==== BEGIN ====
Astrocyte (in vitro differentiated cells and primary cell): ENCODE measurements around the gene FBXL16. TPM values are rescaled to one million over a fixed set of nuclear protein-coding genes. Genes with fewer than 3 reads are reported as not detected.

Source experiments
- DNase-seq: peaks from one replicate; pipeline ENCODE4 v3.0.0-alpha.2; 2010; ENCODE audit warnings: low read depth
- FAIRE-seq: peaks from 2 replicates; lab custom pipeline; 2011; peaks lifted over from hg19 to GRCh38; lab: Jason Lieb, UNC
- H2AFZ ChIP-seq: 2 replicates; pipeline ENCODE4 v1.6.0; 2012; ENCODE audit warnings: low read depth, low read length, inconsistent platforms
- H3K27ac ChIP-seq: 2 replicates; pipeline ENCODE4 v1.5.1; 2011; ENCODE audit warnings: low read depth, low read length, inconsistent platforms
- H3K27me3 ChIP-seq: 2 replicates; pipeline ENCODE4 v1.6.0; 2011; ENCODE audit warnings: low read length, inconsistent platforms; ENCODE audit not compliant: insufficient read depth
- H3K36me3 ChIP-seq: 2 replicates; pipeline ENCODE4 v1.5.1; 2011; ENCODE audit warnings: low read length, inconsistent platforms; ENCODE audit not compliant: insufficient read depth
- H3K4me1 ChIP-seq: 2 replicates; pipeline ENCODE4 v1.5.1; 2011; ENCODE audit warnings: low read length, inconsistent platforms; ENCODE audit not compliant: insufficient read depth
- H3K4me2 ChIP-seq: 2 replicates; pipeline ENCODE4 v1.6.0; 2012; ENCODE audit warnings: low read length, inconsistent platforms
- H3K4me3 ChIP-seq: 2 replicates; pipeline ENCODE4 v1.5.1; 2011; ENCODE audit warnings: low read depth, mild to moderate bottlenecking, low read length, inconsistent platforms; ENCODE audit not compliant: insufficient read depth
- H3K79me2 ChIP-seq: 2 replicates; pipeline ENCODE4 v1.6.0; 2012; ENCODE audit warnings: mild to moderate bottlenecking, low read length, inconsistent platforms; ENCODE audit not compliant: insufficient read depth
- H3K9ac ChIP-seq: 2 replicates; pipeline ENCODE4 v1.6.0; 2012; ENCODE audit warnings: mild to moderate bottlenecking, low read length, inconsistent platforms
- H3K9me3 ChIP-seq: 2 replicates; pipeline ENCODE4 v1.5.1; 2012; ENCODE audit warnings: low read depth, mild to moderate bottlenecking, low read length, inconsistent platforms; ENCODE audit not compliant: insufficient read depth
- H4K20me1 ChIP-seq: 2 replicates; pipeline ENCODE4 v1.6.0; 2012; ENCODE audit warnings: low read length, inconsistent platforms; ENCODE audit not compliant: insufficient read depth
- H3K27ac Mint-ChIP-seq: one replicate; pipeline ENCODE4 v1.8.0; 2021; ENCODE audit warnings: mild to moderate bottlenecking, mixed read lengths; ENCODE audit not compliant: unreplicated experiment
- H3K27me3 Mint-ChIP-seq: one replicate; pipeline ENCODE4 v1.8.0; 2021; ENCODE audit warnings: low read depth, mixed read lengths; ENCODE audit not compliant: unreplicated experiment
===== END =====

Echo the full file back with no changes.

Astrocyte (in vitro differentiated cells and primary cell): ENCODE measurements around the gene FBXL16. TPM values are rescaled to one million over a fixed set of nuclear protein-coding genes. Genes with fewer than 3 reads are reported as not detected.

Source experiments
- DNase-seq: peaks from one replicate; pipeline ENCODE4 v3.0.0-alpha.2; 2010; ENCODE audit warnings: low read depth
- FAIRE-seq: peaks from 2 replicates; lab custom pipeline; 2011; peaks lifted over from hg19 to GRCh38; lab: Jason Lieb, UNC
- H2AFZ ChIP-seq: 2 replicates; pipeline ENCODE4 v1.6.0; 2012; ENCODE audit warnings: low read depth, low read length, inconsistent platforms
- H3K27ac ChIP-seq: 2 replicates; pipeline ENCODE4 v1.5.1; 2011; ENCODE audit warnings: low read depth, low read length, inconsistent platforms
- H3K27me3 ChIP-seq: 2 replicates; pipeline ENCODE4 v1.6.0; 2011; ENCODE audit warnings: low read length, inconsistent platforms; ENCODE audit not compliant: insufficient read depth
- H3K36me3 ChIP-seq: 2 replicates; pipeline ENCODE4 v1.5.1; 2011; ENCODE audit warnings: low read length, inconsistent platforms; ENCODE audit not compliant: insufficient read depth
- H3K4me1 ChIP-seq: 2 replicates; pipeline ENCODE4 v1.5.1; 2011; ENCODE audit warnings: low read length, inconsistent platforms; ENCODE audit not compliant: insufficient read depth
- H3K4me2 ChIP-seq: 2 replicates; pipeline ENCODE4 v1.6.0; 2012; ENCODE audit warnings: low read length, inconsistent platforms
- H3K4me3 ChIP-seq: 2 replicates; pipeline ENCODE4 v1.5.1; 2011; ENCODE audit warnings: low read depth, mild to moderate bottlenecking, low read length, inconsistent platforms; ENCODE audit not compliant: insufficient read depth
- H3K79me2 ChIP-seq: 2 replicates; pipeline ENCODE4 v1.6.0; 2012; ENCODE audit warnings: mild to moderate bottlenecking, low read length, inconsistent platforms; ENCODE audit not compliant: insufficient read depth
- H3K9ac ChIP-seq: 2 replicates; pipeline ENCODE4 v1.6.0; 2012; ENCODE audit warnings: mild to moderate bottlenecking, low read length, inconsistent platforms
- H3K9me3 ChIP-seq: 2 replicates; pipeline ENCODE4 v1.5.1; 2012; ENCODE audit warnings: low read depth, mild to moderate bottlenecking, low read length, inconsistent platforms; ENCODE audit not compliant: insufficient read depth
- H4K20me1 ChIP-seq: 2 replicates; pipeline ENCODE4 v1.6.0; 2012; ENCODE audit warnings: low read length, inconsistent platforms; ENCODE audit not compliant: insufficient read depth
- H3K27ac Mint-ChIP-seq: one replicate; pipeline ENCODE4 v1.8.0; 2021; ENCODE audit warnings: mild to moderate bottlenecking, mixed read lengths; ENCODE audit not compliant: unreplicated experiment
- H3K27me3 Mint-ChIP-seq: one replicate; pipeline ENCODE4 v1.8.0; 2021; ENCODE audit warnings: low read depth, mixed read lengths; ENCODE audit not compliant: unreplicated experiment